capacity of women can find, if we will, "Whether the legitimate influence of free scope in that world, and within it women on legislation could be carried women's influence and women's power further, on the lines of responsible ad- depend entirely upon what women are vice, and co-operation with Govern- tbemselves. ment departments, is a matter to which "Well, now, we have to give practic some of us have given anxious thought. cal effect to this belief. We have to You will find a reference to this in the carry the organization of the League Manifesto. We have no hard and fast throughout the country; we have to plan. We throw out the suggestion to provide good and adequate literature; show that we are far from admitting we have, above all, to break down the tbat everything is for the best in the 420 pledges that have been given to best of worlds. We know that there Woman Suffrage in this Parliament;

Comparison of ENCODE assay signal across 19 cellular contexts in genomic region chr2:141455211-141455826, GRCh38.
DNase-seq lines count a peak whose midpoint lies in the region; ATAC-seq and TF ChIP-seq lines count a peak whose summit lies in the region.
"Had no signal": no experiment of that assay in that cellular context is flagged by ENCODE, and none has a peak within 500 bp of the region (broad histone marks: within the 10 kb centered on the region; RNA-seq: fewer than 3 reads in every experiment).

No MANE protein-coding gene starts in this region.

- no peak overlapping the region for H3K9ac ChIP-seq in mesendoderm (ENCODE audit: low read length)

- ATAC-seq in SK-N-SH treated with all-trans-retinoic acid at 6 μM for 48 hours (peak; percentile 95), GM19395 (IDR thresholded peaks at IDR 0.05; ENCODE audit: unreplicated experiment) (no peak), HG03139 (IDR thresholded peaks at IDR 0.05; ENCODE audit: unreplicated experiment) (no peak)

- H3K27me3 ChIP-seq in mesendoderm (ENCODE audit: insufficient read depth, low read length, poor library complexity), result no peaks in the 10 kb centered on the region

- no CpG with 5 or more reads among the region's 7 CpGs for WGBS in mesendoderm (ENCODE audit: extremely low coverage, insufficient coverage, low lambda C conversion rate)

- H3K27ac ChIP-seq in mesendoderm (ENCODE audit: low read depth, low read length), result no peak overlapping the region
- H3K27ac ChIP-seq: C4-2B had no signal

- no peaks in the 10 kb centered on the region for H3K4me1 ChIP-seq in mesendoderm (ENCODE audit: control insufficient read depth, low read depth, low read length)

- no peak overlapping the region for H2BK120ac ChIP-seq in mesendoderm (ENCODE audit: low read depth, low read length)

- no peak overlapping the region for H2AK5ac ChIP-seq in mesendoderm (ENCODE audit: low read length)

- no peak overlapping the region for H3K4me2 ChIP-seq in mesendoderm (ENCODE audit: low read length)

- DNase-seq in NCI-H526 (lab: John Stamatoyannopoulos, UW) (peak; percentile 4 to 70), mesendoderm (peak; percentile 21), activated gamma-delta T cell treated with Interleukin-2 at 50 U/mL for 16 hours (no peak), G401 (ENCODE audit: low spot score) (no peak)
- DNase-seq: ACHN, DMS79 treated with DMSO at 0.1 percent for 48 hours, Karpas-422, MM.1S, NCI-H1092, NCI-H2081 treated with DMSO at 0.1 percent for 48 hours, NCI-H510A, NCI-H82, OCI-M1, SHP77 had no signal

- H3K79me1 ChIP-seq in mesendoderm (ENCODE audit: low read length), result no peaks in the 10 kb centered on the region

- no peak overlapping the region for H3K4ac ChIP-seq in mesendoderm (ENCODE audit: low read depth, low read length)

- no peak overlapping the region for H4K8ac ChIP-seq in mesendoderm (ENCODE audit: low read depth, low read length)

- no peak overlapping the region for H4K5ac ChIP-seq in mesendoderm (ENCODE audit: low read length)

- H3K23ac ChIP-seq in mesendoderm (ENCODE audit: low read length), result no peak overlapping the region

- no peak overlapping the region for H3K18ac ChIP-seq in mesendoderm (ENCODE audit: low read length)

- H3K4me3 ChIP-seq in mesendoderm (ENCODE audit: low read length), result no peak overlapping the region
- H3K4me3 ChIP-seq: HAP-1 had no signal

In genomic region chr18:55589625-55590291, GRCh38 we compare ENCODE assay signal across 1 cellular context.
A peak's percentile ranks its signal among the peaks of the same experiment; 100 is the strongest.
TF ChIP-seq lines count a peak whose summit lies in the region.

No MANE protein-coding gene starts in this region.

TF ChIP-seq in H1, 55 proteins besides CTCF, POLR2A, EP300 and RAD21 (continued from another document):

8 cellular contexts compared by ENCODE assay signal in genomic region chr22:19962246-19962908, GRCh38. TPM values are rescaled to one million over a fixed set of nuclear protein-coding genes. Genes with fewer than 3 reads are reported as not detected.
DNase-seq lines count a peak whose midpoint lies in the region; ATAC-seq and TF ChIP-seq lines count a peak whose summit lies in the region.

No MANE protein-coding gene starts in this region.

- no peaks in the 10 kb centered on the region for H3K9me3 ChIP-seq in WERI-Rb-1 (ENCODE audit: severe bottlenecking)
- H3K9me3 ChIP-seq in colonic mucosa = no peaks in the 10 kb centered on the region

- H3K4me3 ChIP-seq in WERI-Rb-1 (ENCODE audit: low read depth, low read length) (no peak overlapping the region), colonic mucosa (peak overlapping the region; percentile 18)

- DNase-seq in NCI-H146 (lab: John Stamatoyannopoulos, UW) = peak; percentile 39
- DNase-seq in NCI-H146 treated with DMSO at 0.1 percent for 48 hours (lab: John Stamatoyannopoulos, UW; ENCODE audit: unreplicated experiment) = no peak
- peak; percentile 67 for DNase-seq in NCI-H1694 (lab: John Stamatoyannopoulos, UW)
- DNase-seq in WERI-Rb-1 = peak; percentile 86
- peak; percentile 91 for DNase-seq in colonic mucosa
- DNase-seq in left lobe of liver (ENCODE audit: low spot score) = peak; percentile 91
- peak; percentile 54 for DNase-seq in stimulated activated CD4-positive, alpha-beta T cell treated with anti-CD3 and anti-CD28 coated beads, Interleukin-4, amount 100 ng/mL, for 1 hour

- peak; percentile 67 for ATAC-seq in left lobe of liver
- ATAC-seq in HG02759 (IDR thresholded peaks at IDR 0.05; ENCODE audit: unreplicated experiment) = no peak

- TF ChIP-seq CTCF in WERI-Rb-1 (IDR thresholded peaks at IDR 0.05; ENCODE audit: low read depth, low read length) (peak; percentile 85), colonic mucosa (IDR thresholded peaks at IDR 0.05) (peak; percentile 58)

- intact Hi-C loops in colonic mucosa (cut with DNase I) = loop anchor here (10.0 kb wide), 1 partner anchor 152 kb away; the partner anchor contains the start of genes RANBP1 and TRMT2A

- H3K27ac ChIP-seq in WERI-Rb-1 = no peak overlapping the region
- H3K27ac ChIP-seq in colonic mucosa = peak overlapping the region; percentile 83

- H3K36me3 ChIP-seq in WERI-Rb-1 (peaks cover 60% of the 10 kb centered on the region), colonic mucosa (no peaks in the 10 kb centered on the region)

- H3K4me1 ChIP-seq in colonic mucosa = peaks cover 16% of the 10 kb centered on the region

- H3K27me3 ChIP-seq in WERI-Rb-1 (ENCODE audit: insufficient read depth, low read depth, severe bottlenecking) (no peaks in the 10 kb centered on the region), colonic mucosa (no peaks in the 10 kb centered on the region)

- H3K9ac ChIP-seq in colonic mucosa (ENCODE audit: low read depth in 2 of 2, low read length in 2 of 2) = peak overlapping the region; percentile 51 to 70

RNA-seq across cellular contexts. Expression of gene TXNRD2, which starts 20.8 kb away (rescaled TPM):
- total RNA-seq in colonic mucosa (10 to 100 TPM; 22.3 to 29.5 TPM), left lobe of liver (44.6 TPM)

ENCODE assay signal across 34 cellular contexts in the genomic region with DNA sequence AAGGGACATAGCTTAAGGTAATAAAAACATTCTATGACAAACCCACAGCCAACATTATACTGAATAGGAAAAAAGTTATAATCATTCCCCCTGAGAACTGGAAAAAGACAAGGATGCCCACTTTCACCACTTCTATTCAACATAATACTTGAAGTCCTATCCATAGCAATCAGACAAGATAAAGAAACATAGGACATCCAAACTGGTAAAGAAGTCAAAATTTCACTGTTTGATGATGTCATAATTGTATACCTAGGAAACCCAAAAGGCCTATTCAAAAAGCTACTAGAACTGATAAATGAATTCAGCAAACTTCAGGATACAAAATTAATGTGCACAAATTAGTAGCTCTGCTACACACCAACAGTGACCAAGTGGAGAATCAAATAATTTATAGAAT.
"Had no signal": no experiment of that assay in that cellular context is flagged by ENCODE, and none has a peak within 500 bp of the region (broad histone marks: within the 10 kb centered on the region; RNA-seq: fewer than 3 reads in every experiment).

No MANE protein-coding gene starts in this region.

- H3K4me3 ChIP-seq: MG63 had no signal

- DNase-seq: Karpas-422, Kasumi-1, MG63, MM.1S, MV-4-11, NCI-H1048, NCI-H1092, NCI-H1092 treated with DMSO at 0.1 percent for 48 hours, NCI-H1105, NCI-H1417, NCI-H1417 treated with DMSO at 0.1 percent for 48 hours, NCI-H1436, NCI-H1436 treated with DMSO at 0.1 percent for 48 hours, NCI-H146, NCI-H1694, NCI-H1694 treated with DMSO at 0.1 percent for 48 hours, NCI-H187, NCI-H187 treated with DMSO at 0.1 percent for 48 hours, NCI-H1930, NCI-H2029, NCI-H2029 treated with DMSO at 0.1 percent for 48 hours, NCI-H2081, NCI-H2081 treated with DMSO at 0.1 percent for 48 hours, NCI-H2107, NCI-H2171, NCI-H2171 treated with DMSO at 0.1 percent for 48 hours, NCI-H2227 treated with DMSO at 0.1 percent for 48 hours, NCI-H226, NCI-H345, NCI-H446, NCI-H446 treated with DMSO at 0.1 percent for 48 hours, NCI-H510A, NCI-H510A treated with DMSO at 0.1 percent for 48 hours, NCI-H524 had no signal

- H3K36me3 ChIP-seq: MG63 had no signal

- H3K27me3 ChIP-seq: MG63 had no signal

and if Men's Societies ‘for the promo-
Nineteenth Century and After.
I hope, and with constant respect for those-often dear friends of our own--who differ from us, but with a determination to make our voice heard, and to save England, if we can, from a national disaster."
Vary A. Jard.
COUNT LYOF TOLSTOI.